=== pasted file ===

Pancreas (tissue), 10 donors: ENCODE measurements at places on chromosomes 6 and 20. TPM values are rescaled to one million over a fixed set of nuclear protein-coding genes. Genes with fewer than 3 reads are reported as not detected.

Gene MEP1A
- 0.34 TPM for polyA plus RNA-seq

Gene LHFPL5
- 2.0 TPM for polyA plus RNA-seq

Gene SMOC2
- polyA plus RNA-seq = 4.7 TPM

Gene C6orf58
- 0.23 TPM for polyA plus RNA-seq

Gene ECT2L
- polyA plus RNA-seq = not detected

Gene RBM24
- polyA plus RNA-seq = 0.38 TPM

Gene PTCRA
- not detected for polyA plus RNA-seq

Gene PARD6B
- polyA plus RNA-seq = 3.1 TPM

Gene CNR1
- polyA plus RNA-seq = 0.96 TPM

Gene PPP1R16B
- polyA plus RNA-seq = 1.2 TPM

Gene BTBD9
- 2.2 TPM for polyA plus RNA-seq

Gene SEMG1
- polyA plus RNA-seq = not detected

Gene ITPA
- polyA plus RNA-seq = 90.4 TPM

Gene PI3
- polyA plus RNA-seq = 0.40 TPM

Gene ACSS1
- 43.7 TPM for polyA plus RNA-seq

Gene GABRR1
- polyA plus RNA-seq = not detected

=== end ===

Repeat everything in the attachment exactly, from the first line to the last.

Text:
Pancreas (tissue), 10 donors: ENCODE measurements at places on chromosomes 6 and 20. TPM values are rescaled to one million over a fixed set of nuclear protein-coding genes. Genes with fewer than 3 reads are reported as not detected.

Gene MEP1A
- 0.34 TPM for polyA plus RNA-seq

Gene LHFPL5
- 2.0 TPM for polyA plus RNA-seq

Gene SMOC2
- polyA plus RNA-seq = 4.7 TPM

Gene C6orf58
- 0.23 TPM for polyA plus RNA-seq

Gene ECT2L
- polyA plus RNA-seq = not detected

Gene RBM24
- polyA plus RNA-seq = 0.38 TPM

Gene PTCRA
- not detected for polyA plus RNA-seq

Gene PARD6B
- polyA plus RNA-seq = 3.1 TPM

Gene CNR1
- polyA plus RNA-seq = 0.96 TPM

Gene PPP1R16B
- polyA plus RNA-seq = 1.2 TPM

Gene BTBD9
- 2.2 TPM for polyA plus RNA-seq

Gene SEMG1
- polyA plus RNA-seq = not detected

Gene ITPA
- polyA plus RNA-seq = 90.4 TPM

Gene PI3
- polyA plus RNA-seq = 0.40 TPM

Gene ACSS1
- 43.7 TPM for polyA plus RNA-seq

Gene GABRR1
- polyA plus RNA-seq = not detected